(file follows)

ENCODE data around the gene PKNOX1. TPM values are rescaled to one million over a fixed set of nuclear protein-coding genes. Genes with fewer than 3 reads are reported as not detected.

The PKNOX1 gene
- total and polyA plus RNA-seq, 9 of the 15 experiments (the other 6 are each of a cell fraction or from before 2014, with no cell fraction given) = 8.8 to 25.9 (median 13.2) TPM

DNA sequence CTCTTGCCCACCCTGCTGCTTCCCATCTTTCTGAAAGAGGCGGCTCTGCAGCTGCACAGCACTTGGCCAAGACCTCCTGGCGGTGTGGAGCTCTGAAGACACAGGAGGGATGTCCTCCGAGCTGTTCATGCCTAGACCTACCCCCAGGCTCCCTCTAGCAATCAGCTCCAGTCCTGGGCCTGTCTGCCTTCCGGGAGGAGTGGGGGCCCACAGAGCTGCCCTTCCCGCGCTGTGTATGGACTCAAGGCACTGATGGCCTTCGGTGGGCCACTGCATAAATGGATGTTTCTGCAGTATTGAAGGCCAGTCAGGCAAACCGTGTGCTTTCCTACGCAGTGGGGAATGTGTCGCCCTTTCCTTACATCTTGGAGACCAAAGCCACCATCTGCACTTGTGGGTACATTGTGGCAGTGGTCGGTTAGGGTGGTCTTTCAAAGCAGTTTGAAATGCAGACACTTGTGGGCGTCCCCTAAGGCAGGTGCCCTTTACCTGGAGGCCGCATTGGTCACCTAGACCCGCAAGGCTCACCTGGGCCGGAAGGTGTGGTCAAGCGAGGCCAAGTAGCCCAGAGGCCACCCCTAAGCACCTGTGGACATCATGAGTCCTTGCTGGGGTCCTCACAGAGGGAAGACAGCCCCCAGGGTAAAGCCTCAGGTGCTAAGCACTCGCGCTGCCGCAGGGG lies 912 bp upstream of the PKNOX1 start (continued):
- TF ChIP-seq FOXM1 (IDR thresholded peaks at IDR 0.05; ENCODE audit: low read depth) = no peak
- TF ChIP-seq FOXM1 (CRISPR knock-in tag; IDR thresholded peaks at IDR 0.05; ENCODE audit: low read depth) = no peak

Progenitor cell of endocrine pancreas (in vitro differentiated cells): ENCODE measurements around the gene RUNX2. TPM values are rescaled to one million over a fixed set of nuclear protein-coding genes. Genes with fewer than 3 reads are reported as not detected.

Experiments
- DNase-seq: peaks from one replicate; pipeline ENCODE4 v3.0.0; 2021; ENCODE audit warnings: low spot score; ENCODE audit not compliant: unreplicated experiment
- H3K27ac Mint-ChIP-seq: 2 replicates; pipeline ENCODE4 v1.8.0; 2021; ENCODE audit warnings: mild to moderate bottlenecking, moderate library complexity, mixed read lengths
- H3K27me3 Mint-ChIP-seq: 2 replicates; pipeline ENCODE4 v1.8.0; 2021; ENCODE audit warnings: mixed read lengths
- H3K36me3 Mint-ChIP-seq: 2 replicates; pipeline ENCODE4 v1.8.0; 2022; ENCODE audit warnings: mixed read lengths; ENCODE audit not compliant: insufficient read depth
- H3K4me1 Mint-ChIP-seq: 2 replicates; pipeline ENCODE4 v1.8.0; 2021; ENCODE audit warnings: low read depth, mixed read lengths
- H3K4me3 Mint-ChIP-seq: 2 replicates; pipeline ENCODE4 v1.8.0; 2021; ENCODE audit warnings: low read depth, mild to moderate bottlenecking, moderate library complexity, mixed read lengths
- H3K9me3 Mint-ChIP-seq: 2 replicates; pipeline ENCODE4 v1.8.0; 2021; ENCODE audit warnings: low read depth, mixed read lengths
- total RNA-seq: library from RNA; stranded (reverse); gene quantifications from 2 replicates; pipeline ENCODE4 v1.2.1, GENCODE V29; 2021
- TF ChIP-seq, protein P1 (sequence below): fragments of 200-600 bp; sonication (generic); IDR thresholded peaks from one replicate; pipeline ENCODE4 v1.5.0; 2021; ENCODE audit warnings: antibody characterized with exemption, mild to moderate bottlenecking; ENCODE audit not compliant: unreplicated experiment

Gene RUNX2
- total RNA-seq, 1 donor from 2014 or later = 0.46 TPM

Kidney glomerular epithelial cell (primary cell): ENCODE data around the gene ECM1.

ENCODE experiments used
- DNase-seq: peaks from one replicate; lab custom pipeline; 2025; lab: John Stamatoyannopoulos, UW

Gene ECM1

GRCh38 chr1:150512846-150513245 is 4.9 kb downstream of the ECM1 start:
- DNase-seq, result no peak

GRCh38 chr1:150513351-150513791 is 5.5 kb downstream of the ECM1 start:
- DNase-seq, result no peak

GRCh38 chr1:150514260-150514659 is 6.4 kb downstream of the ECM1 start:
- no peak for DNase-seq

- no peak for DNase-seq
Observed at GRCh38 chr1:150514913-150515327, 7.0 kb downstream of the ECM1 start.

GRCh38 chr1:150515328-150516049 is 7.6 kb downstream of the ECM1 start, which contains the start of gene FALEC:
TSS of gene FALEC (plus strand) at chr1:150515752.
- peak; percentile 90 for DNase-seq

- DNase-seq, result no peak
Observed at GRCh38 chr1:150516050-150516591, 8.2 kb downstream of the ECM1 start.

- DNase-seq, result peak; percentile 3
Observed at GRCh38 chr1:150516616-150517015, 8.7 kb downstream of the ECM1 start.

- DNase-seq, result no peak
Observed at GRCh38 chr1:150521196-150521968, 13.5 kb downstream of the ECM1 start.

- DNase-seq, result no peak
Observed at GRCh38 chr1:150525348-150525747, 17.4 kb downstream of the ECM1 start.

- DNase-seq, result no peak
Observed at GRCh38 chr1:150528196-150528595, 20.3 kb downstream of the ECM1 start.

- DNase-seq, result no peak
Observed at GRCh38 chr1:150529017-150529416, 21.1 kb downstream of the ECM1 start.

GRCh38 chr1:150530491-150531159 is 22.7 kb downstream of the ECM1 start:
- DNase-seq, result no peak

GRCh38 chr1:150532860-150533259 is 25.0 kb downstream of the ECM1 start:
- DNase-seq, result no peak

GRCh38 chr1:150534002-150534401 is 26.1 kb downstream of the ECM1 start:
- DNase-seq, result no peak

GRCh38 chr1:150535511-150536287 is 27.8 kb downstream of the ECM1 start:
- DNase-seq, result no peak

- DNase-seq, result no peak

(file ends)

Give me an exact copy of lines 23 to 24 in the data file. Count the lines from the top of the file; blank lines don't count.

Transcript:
Gene ECM1

GRCh38 chr1:150512846-150513245 is 4.9 kb downstream of the ECM1 start: